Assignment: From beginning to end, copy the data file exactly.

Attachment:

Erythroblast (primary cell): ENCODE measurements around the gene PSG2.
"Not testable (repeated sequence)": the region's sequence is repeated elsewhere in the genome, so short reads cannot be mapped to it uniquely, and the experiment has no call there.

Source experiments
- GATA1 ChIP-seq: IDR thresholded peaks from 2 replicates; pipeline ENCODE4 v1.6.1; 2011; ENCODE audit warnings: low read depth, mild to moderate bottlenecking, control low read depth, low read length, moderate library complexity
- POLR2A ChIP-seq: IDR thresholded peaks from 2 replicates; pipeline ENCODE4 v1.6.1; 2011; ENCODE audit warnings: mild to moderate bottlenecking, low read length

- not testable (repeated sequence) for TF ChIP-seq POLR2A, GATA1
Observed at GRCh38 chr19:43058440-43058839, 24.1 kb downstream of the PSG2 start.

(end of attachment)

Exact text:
Erythroblast (primary cell): ENCODE measurements around the gene PSG2.
"Not testable (repeated sequence)": the region's sequence is repeated elsewhere in the genome, so short reads cannot be mapped to it uniquely, and the experiment has no call there.

Source experiments
- GATA1 ChIP-seq: IDR thresholded peaks from 2 replicates; pipeline ENCODE4 v1.6.1; 2011; ENCODE audit warnings: low read depth, mild to moderate bottlenecking, control low read depth, low read length, moderate library complexity
- POLR2A ChIP-seq: IDR thresholded peaks from 2 replicates; pipeline ENCODE4 v1.6.1; 2011; ENCODE audit warnings: mild to moderate bottlenecking, low read length

- not testable (repeated sequence) for TF ChIP-seq POLR2A, GATA1
Observed at GRCh38 chr19:43058440-43058839, 24.1 kb downstream of the PSG2 start.